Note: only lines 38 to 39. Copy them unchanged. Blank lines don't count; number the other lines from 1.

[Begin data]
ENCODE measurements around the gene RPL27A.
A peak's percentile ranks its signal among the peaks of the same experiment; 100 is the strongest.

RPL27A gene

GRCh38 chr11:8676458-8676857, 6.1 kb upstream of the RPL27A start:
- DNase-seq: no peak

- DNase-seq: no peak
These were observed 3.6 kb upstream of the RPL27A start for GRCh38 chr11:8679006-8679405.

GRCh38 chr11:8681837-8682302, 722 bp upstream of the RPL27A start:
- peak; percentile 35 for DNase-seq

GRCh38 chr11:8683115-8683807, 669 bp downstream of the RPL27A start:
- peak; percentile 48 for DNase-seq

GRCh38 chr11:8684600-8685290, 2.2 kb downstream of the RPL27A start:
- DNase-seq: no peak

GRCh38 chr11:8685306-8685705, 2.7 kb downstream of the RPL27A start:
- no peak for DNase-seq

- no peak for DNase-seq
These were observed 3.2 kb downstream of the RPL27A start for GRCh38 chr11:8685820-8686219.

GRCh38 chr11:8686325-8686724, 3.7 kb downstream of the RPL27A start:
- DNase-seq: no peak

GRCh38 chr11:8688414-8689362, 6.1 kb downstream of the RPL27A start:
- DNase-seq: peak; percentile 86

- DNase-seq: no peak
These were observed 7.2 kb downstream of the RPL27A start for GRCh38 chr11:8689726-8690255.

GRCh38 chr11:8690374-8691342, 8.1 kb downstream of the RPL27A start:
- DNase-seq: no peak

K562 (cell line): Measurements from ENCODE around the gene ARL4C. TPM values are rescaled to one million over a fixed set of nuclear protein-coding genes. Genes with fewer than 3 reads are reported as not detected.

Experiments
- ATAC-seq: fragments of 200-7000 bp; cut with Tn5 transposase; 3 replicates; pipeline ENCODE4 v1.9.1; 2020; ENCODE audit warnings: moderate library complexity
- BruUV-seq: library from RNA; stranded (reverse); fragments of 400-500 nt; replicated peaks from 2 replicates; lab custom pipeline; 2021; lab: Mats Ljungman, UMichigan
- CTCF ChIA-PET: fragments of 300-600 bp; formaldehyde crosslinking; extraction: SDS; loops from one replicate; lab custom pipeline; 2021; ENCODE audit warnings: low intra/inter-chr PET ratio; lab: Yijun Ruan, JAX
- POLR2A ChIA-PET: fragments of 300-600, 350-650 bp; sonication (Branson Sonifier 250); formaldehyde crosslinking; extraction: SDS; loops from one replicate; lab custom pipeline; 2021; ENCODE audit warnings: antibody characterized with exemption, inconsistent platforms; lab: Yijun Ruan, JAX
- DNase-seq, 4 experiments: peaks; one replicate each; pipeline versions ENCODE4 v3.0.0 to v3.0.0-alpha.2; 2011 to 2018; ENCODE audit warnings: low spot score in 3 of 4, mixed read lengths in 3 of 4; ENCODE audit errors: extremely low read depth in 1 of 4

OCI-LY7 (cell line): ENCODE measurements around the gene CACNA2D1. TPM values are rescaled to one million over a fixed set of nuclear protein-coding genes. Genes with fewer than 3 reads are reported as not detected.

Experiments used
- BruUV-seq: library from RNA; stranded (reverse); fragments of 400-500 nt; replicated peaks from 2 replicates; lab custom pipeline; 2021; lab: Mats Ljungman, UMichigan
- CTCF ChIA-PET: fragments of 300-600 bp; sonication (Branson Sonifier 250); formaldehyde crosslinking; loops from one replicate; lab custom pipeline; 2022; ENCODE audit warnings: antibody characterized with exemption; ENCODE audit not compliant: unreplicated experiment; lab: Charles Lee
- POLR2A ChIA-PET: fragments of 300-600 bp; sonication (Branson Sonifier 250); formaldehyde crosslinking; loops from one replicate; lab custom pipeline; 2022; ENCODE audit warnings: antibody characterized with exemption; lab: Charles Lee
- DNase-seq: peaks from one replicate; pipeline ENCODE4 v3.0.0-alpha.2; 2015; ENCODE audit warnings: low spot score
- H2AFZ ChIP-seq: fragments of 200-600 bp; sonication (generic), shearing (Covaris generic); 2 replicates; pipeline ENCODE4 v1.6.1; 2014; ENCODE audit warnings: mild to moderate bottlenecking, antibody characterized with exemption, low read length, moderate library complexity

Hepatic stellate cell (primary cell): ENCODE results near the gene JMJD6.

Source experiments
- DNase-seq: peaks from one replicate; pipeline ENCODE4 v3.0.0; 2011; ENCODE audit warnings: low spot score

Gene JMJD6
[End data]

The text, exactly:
- DNase-seq: peaks from one replicate; pipeline ENCODE4 v3.0.0-alpha.2; 2015; ENCODE audit warnings: low spot score
- H2AFZ ChIP-seq: fragments of 200-600 bp; sonication (generic), shearing (Covaris generic); 2 replicates; pipeline ENCODE4 v1.6.1; 2014; ENCODE audit warnings: mild to moderate bottlenecking, antibody characterized with exemption, low read length, moderate library complexity